I am not a big fan of the “Hey, remember when this happened X years ago today?” messages that various social media services and other Internet platforms send to me. On top of not always being accurate (like photo services that send me messages about the stock photos that came preloaded on my tablet), those memories often end up being things I’d rather not remember. Sometimes the memories are welcome, or the bad memories come with some kind of silver lining (like seeing the support I got from my friends during Mom’s final hospitalization and passing), but I don’t like them on the whole. I should probably disable them if I can, but I haven’t been able to bring myself to do that yet, probably out of a misplaced hope that I’ll get better “memories” to look at later on.
Last month, I was reminded of how two years earlier I’d been dealing with very painful flurries to the face (made painful by a harsh wind) in early October here in Wisconsin. That was only my second autumn here, and while I knew of Wisconsin weather before I arrived, that knowledge doesn’t make it any less of a pain to deal with. We actually had a very nice October this year, though, and we only had our first flurries of the season a few days ago. We’ve had some cold days, sure, but nothing that felt outrageously bad. (It probably helps that wearing a mask all the time while I’m out means that I’m inhaling warmer air than I used to in the years before the pandemic.) Even now, we’ve yet to have any white stuff stick to the ground here, and we’re going to enjoy at least two more days of warmer weather later this week.
Having said that, though, I’m honestly kind of dreading the coming winter weather. Last winter almost felt like a mulligan, since I barely had to leave my apartment during the worst of the COVID-19 pandemic, and even if I had some problems (including the heat in my apartment going out twice), they weren’t that difficult to deal with. As the temperatures have dropped over the past couple of months, though, I’m feeling much more than the usual sense of bitter resignation that accompanies this time of year and the cold weather that’s always a part of it. Even on days when it hasn’t been that cold out, the nausea I experience as I pull my coat on in the mornings has been more than a little worrying.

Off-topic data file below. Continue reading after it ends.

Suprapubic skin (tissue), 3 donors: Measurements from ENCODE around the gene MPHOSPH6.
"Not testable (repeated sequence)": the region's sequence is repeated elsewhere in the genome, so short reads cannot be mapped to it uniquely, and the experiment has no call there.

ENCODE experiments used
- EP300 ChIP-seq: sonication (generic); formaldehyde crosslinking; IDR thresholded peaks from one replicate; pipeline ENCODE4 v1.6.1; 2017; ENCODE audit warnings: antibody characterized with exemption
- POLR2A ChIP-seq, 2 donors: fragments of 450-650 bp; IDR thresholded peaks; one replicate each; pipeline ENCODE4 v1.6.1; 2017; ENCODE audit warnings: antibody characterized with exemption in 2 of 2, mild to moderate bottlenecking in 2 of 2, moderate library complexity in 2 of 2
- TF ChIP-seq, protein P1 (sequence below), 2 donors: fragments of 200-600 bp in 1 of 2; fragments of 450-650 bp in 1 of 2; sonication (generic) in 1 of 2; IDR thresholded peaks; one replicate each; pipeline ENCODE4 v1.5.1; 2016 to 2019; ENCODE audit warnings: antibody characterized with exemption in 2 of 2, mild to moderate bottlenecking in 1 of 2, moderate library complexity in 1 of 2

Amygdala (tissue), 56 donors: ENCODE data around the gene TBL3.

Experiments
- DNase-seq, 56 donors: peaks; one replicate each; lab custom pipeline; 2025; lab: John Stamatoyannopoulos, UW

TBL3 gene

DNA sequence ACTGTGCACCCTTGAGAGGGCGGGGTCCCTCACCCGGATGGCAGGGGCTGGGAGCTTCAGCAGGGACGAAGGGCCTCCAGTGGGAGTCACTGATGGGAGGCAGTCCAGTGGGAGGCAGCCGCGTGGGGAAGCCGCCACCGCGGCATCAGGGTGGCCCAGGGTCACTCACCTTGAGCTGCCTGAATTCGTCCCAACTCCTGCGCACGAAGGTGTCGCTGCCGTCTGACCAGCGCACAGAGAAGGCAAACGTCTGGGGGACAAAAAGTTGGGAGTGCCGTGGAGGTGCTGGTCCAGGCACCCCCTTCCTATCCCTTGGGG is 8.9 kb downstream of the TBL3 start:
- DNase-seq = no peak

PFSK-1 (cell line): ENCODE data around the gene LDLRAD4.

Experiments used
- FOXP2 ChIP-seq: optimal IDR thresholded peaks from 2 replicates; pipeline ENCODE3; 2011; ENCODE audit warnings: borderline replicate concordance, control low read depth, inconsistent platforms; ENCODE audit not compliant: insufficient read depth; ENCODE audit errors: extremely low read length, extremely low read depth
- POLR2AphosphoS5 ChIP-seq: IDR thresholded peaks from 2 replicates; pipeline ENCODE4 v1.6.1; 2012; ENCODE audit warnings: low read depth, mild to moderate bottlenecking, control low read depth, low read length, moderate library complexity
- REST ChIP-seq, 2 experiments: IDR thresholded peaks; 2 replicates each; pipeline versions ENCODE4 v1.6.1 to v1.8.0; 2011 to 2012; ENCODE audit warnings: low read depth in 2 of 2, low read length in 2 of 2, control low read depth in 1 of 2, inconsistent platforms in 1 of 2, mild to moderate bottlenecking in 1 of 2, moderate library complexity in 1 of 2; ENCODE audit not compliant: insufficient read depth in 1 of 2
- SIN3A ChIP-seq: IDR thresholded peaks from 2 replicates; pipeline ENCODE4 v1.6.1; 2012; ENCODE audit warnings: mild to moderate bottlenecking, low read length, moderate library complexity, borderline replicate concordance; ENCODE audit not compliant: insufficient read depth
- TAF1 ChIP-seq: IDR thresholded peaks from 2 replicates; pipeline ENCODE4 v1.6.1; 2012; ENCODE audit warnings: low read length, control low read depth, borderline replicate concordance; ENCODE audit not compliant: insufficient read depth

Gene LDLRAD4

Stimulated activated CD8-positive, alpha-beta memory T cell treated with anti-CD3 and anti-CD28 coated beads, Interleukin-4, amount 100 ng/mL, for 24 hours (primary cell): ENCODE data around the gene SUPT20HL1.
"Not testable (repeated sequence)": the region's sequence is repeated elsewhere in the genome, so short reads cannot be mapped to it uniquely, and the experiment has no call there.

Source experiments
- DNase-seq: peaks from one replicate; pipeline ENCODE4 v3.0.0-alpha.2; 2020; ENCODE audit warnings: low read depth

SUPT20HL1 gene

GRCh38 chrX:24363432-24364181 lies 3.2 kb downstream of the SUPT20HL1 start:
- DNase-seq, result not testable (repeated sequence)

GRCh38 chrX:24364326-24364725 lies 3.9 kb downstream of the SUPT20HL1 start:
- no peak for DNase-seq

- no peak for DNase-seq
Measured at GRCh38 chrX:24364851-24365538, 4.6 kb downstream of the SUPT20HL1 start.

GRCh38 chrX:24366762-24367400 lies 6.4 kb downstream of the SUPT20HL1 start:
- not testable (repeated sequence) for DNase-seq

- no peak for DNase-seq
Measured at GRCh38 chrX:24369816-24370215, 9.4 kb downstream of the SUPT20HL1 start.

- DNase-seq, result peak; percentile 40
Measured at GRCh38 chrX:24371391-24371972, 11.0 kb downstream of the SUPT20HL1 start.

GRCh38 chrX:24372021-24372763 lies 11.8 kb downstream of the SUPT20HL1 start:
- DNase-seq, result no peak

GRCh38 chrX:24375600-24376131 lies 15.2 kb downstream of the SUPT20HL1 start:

The reality, of course, is that what I’m dealing with isn’t so much a reaction to the colder weather as it is just general exhaustion over everything I’m trying to handle right now. Between campus responsibilities, concerns about the people closest to me, and a host of other issues that would take far too long to enumerate in this blog, I’ve just got too much on my plate right now. Colder weather is just one more thing that, unavoidable and relatively minor as it is, feels so much bigger as a result of the cumulative stresses of the last twenty months. That realization makes me feel even worse, since I recognize that all things being equal, it still hasn’t really been that cold here, and I haven’t even had to deal with any slip-sliding here yet.
Cold weather is just a fact of life here in Wisconsin, and it’s not like the winters I spent in Toledo were all that warmer. With all the turbulence in my life right now, though, I can’t deny that there is a temptation for me to figure out how to teach remotely from California for the next few months. I’m sure that I’ll manage the cold and the white stuff well enough when the time comes, but that doesn’t mean that I have to look forward to it. At least now my face will have more protection against the frigid weather.